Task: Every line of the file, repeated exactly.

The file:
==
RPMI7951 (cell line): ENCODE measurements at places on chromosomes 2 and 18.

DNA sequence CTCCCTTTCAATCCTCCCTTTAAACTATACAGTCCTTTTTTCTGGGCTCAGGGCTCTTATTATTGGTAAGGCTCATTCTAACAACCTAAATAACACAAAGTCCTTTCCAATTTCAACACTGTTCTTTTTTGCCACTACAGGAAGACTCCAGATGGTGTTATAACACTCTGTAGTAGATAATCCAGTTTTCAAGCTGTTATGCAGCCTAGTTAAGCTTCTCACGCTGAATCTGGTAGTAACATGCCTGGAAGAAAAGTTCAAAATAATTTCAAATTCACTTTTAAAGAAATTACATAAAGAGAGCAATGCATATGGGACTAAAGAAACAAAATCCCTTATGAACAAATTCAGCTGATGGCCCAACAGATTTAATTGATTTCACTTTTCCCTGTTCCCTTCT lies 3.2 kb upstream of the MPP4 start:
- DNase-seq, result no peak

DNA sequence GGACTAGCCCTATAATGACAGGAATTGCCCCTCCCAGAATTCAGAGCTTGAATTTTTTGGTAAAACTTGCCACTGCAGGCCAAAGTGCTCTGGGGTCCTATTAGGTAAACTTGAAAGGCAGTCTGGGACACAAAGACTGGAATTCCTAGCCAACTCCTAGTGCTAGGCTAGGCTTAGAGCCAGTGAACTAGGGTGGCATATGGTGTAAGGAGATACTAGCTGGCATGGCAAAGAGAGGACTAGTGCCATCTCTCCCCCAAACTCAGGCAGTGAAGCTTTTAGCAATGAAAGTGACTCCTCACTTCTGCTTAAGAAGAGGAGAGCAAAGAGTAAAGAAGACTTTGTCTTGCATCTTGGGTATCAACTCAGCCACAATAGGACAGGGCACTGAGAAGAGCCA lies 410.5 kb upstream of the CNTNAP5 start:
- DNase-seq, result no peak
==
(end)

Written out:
RPMI7951 (cell line): ENCODE measurements at places on chromosomes 2 and 18.

DNA sequence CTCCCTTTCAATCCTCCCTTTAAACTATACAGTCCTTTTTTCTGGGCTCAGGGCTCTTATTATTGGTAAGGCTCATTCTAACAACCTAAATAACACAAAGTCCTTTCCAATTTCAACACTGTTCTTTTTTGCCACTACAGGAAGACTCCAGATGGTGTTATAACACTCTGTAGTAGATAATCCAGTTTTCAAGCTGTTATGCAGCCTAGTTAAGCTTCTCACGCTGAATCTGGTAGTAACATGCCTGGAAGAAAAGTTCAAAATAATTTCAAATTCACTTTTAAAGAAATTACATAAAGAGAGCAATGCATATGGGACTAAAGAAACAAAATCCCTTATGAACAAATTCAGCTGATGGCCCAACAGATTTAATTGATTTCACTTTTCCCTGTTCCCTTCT lies 3.2 kb upstream of the MPP4 start:
- DNase-seq, result no peak

DNA sequence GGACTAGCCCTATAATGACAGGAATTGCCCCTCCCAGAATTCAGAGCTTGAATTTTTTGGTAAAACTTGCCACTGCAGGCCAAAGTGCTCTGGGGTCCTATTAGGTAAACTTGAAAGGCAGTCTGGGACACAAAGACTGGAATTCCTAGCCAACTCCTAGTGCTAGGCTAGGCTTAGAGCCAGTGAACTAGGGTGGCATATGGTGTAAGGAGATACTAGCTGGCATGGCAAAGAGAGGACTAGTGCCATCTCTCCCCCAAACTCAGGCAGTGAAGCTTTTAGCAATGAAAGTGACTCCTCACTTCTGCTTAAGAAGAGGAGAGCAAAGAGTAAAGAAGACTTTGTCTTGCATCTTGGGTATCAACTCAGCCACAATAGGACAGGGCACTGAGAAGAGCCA lies 410.5 kb upstream of the CNTNAP5 start:
- DNase-seq, result no peak